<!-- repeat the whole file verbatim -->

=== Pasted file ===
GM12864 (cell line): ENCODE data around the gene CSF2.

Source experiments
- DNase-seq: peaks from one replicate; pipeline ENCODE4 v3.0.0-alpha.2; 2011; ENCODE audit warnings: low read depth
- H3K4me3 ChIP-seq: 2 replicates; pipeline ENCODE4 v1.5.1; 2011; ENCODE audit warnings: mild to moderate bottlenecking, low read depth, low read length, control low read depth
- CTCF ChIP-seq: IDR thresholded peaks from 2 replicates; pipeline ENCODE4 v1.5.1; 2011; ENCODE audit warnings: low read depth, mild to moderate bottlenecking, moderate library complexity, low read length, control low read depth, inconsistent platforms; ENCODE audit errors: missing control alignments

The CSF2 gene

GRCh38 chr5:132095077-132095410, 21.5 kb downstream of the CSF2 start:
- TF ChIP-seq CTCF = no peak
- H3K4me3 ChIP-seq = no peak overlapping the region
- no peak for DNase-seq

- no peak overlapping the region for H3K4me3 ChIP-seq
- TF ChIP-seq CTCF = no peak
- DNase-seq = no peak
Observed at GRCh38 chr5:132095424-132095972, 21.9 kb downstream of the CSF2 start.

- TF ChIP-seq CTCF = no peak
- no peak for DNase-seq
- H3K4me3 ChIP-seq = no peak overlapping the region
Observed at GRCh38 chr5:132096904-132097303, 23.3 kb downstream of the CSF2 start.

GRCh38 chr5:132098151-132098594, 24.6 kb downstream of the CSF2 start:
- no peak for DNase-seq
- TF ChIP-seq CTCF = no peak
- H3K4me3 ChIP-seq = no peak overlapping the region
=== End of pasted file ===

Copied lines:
GM12864 (cell line): ENCODE data around the gene CSF2.

Source experiments
- DNase-seq: peaks from one replicate; pipeline ENCODE4 v3.0.0-alpha.2; 2011; ENCODE audit warnings: low read depth
- H3K4me3 ChIP-seq: 2 replicates; pipeline ENCODE4 v1.5.1; 2011; ENCODE audit warnings: mild to moderate bottlenecking, low read depth, low read length, control low read depth
- CTCF ChIP-seq: IDR thresholded peaks from 2 replicates; pipeline ENCODE4 v1.5.1; 2011; ENCODE audit warnings: low read depth, mild to moderate bottlenecking, moderate library complexity, low read length, control low read depth, inconsistent platforms; ENCODE audit errors: missing control alignments

The CSF2 gene

GRCh38 chr5:132095077-132095410, 21.5 kb downstream of the CSF2 start:
- TF ChIP-seq CTCF = no peak
- H3K4me3 ChIP-seq = no peak overlapping the region
- no peak for DNase-seq

- no peak overlapping the region for H3K4me3 ChIP-seq
- TF ChIP-seq CTCF = no peak
- DNase-seq = no peak
Observed at GRCh38 chr5:132095424-132095972, 21.9 kb downstream of the CSF2 start.

- TF ChIP-seq CTCF = no peak
- no peak for DNase-seq
- H3K4me3 ChIP-seq = no peak overlapping the region
Observed at GRCh38 chr5:132096904-132097303, 23.3 kb downstream of the CSF2 start.

GRCh38 chr5:132098151-132098594, 24.6 kb downstream of the CSF2 start:
- no peak for DNase-seq
- TF ChIP-seq CTCF = no peak
- H3K4me3 ChIP-seq = no peak overlapping the region